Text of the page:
We are going to start with the middle part – what to do when a tender arrives at the firm. In future blogs we’ll look at what you can do prior to a tender being released, and tips for developing the most compelling tender response.

The purpose of this discussion is to help you apply some rigour to the process, rather than simply reacting to every opportunity that arises. Before you even start writing the first word of an RFP response, be honest and rate your chances.

Should we submit a tender response?

This can be a highly pressured time and decisions need to be rational and have some level of objectivity to them.

We recommend having a preselected team who makes the decision, for example a CEO or Managing Partner, plus a practice area or industry sector leader. The team who make recommendations should be wider than this and include the partner who is responsible for the client / sector / main area of work, and a senior marketing or BD member.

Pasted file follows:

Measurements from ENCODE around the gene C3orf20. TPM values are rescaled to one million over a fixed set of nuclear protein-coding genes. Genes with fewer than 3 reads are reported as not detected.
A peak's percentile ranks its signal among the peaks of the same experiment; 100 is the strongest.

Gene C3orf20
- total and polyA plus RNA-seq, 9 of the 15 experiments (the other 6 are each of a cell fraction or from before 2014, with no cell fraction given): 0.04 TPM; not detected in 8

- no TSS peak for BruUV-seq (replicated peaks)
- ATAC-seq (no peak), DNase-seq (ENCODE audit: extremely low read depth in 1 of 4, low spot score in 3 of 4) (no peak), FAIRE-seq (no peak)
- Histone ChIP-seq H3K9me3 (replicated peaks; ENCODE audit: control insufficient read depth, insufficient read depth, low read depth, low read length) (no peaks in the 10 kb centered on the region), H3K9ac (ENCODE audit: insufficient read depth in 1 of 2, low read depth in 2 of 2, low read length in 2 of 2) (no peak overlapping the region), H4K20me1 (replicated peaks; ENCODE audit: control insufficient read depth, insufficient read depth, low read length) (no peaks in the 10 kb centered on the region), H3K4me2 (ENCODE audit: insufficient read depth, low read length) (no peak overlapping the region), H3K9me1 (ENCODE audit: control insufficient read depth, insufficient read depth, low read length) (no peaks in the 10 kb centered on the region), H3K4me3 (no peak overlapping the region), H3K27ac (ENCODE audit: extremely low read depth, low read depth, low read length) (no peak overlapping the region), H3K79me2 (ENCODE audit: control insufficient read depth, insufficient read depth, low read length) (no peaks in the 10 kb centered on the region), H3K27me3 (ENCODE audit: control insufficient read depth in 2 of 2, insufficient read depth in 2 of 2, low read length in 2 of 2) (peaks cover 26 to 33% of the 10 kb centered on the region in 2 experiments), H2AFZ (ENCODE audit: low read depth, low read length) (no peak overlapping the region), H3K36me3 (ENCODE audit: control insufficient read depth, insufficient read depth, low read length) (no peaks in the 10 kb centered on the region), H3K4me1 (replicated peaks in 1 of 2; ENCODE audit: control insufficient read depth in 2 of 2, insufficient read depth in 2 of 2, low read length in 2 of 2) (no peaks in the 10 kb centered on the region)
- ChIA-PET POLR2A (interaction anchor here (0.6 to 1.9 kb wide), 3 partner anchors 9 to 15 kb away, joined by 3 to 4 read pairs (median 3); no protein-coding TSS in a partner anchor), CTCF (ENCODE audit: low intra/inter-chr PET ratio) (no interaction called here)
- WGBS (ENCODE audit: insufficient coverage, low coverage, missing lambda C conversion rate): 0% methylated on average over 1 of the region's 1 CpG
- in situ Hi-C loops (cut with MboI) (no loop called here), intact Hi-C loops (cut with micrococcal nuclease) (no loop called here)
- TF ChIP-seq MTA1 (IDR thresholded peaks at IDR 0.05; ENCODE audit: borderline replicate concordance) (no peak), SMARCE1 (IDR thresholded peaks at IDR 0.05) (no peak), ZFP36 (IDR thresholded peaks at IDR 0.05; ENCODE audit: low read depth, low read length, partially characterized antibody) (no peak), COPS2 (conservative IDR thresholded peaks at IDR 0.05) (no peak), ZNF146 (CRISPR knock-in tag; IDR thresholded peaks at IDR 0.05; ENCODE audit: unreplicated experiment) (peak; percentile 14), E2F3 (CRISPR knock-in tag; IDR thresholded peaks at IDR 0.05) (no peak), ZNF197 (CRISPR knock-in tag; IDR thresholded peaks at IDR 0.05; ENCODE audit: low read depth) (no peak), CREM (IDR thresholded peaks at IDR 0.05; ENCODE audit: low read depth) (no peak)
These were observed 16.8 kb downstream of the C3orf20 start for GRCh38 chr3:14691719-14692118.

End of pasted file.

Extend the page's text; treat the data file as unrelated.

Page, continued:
Often, the best way to assess whether or not your firm should tender for a particular piece of work is setting up a system that enables you to rank each opportunity on a scale of 1 to 5. You can then decide what total makes a ‘definite yes’, ‘definite no’ or requires more consideration or conditions for tender. Some areas that you should always consider in deciding whether to submit a tender are:

  • how well do we know the key players – those who will be making (or influencing) the decision?
  • how do they perceive us as a firm?
  • how well do they know our expertise in the relevant area?